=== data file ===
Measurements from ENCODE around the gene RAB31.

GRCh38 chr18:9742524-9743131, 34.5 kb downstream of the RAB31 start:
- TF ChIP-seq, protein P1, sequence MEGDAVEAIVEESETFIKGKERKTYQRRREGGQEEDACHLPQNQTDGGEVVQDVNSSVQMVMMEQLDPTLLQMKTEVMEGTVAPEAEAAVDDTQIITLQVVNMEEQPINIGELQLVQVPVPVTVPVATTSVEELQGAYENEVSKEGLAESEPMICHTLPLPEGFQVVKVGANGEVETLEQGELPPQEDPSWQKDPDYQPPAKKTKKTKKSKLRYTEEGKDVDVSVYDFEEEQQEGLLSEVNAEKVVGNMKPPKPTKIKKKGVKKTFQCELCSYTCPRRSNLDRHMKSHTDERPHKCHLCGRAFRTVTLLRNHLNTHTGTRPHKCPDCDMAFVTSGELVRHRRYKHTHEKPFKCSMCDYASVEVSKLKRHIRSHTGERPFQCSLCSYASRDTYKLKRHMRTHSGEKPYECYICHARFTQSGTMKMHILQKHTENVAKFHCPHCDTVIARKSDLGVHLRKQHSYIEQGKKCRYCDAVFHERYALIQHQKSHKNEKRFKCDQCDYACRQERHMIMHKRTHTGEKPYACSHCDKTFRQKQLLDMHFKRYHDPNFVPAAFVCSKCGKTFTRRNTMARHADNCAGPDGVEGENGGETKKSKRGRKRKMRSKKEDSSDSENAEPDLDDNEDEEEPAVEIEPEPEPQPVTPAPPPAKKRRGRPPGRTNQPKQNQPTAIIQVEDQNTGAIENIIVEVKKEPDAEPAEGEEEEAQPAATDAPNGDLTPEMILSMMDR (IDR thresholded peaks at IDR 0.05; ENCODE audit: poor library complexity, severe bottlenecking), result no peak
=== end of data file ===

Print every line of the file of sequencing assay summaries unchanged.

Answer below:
Measurements from ENCODE around the gene RAB31.

GRCh38 chr18:9742524-9743131, 34.5 kb downstream of the RAB31 start:
- TF ChIP-seq, protein P1, sequence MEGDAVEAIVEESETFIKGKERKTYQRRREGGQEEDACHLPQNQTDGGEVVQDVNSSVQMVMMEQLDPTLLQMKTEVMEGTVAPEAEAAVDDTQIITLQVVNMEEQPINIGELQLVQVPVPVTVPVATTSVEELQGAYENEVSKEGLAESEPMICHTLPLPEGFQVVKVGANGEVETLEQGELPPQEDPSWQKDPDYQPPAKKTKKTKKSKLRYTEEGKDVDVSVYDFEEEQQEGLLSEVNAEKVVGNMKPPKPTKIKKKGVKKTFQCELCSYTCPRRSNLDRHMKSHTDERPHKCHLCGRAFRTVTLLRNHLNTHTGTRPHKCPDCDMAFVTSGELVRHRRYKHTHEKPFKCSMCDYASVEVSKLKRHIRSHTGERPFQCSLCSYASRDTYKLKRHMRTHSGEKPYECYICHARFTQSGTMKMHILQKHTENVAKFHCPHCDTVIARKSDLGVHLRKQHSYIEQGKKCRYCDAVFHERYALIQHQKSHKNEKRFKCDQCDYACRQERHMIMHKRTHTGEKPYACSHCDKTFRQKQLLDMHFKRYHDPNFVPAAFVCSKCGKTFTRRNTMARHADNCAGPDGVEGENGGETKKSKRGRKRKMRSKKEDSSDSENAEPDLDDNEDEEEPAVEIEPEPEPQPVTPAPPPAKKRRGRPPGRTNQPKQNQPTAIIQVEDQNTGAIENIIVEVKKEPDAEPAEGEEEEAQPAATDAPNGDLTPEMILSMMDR (IDR thresholded peaks at IDR 0.05; ENCODE audit: poor library complexity, severe bottlenecking), result no peak